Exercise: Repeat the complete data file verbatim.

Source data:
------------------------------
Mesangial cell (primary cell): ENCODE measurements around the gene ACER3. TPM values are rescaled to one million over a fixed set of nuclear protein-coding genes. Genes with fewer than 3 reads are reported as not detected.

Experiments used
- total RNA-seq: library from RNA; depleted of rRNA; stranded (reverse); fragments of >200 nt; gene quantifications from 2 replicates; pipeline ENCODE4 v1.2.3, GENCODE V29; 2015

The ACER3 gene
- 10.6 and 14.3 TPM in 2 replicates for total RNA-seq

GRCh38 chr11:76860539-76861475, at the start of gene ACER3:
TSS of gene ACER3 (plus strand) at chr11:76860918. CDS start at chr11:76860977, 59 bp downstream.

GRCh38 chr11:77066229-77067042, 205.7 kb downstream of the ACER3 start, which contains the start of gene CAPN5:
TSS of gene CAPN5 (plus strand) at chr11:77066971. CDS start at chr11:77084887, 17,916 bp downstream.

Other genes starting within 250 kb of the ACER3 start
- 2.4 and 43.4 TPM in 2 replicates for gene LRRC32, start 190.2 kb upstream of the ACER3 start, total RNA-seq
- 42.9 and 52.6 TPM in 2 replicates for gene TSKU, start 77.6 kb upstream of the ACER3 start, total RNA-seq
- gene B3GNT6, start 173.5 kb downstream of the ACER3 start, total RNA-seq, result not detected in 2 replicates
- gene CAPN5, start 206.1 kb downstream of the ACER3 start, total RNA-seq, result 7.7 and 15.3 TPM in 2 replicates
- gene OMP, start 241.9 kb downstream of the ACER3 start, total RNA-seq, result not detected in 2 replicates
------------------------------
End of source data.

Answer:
Mesangial cell (primary cell): ENCODE measurements around the gene ACER3. TPM values are rescaled to one million over a fixed set of nuclear protein-coding genes. Genes with fewer than 3 reads are reported as not detected.

Experiments used
- total RNA-seq: library from RNA; depleted of rRNA; stranded (reverse); fragments of >200 nt; gene quantifications from 2 replicates; pipeline ENCODE4 v1.2.3, GENCODE V29; 2015

The ACER3 gene
- 10.6 and 14.3 TPM in 2 replicates for total RNA-seq

GRCh38 chr11:76860539-76861475, at the start of gene ACER3:
TSS of gene ACER3 (plus strand) at chr11:76860918. CDS start at chr11:76860977, 59 bp downstream.

GRCh38 chr11:77066229-77067042, 205.7 kb downstream of the ACER3 start, which contains the start of gene CAPN5:
TSS of gene CAPN5 (plus strand) at chr11:77066971. CDS start at chr11:77084887, 17,916 bp downstream.

Other genes starting within 250 kb of the ACER3 start
- 2.4 and 43.4 TPM in 2 replicates for gene LRRC32, start 190.2 kb upstream of the ACER3 start, total RNA-seq
- 42.9 and 52.6 TPM in 2 replicates for gene TSKU, start 77.6 kb upstream of the ACER3 start, total RNA-seq
- gene B3GNT6, start 173.5 kb downstream of the ACER3 start, total RNA-seq, result not detected in 2 replicates
- gene CAPN5, start 206.1 kb downstream of the ACER3 start, total RNA-seq, result 7.7 and 15.3 TPM in 2 replicates
- gene OMP, start 241.9 kb downstream of the ACER3 start, total RNA-seq, result not detected in 2 replicates